Holly Davis is a digital project manager and certified scrum master at the award-winning digital agency White October. Holly is also the co-founder of DO PM. In her spare time she likes to blog on Medium. You can also follow her on Twitter @ProjectDavis
Are you stuck in a rut? Do you come out in a cold sweat when your manager asks you what your 5-year plan is? Do you feel ambitious but lack a sense of direction?
If you’re anything like me, you’ll find setting work objectives difficult. Looking back, I realise that my work objectives were not always aligned with my personal goals, but were written with a focus on pleasing my employer.
Earlier this year, I began to explore this area and uncovered some different approaches to goal setting.
The journey started with a book recommendation from my manager - Scaling up by Verne Harnish in which Verne talks about the importance of having a personal plan.
His one page personal plan template helps you to identify your priorities in five key areas: faith, family, friends, fitness and finance. I liked Verne’s very human focus for setting business objectives. He made me realise that ‘meaningful work,’ or what you do for a living, cannot be looked at in isolation from what motivates you as an individual.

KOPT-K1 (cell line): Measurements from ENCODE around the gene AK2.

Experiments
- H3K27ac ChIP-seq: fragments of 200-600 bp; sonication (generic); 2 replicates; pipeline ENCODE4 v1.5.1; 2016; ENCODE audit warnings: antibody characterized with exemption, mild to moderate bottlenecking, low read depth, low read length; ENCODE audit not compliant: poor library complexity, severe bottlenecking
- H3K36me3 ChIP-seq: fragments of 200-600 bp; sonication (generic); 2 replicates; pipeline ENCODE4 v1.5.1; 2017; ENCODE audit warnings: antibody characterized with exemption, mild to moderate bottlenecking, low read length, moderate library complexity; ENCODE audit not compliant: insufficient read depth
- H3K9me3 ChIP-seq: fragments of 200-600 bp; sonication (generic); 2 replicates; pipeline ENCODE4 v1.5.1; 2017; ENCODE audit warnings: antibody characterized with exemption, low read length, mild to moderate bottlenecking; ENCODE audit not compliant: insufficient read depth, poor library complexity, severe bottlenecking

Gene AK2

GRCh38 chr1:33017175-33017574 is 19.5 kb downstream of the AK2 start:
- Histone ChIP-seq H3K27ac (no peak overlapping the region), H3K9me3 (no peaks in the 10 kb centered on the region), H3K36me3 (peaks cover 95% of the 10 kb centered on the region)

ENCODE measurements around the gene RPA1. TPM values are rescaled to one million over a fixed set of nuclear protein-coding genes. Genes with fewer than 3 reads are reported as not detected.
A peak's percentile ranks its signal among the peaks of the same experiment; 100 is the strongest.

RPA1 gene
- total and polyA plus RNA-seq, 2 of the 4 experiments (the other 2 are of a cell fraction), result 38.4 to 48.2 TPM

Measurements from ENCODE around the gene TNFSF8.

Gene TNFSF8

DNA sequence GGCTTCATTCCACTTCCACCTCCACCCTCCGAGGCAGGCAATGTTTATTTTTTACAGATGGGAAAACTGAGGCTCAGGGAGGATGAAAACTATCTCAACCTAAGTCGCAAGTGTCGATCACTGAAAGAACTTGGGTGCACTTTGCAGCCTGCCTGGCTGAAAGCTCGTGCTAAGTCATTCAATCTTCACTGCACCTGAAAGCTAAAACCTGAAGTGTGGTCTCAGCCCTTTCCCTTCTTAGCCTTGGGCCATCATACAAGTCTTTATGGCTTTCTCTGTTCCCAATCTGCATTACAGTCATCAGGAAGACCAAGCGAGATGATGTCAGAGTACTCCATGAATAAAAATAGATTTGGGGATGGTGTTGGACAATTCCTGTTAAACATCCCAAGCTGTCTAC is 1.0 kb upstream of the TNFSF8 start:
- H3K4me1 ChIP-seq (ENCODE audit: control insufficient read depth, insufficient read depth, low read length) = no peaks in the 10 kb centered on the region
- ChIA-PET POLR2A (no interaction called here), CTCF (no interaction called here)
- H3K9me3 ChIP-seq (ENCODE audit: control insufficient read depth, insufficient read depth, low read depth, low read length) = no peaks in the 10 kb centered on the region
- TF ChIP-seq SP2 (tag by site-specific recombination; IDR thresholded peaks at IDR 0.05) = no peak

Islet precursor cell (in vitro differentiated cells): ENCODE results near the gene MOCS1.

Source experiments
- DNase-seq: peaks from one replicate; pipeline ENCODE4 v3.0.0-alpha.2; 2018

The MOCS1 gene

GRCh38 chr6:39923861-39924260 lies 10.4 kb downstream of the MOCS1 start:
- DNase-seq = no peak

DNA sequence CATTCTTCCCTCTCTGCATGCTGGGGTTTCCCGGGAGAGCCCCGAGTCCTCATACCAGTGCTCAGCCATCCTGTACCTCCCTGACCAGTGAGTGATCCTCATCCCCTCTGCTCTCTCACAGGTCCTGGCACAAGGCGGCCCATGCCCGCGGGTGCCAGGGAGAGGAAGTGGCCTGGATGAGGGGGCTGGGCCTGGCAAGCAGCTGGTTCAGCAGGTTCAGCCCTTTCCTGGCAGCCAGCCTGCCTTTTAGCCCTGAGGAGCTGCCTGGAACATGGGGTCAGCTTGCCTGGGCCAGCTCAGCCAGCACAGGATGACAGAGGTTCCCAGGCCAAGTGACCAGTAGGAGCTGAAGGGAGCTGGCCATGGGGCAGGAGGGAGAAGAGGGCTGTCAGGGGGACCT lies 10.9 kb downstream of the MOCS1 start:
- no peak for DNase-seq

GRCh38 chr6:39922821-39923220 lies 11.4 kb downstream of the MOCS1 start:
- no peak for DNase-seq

A study by the Harvard Business Review last year found that people feel and perform better when four basic needs are met:
I had always thought of my career goals and personal values to be quite separate things, but this study demonstrates that true motivation, purpose and happiness are really only possible when our values and goals are closely aligned.
So how do you ‘scale up’ your personal plan? I admit I struggled with this and felt like I needed something a bit more basic, so I followed the first five steps outlined in this blog post:
It’s sometimes difficult to identify your core achievements and values, so you might want to call on a close friend or partner to help out.
From this stage I began to think about my priorities in life and identified goals based largely based on my current ‘contributions’.
I then split my goals up into short term (next 3 months), medium term (within the next year) and long-term (3-5 years).
From these, I was able to put together a personal manifesto. It’s just six sentences long and I pull it out every time I’m faced with a decision that affects my work or personal life. As a result, it has had a big impact in helping me to write meaningful objectives and make decisions that are aligned with my values.
So, next time your manager asks you for your five-year plan, I hope this post will alleviate the cold sweat and help you to respond with something that aligns your career goals with your personal values.
Once you have set some high level goals, you might find it useful to follow the steps in this blog post to help create more SMART actionable steps to help you obtain them.
I also recommend the Strengths Finder 2.0 book by Tom Rath and taking the online questionnaire. If you haven’t taken a personality test before, this will be a fun and revealing experience which will help bring further depth to your personal development plan.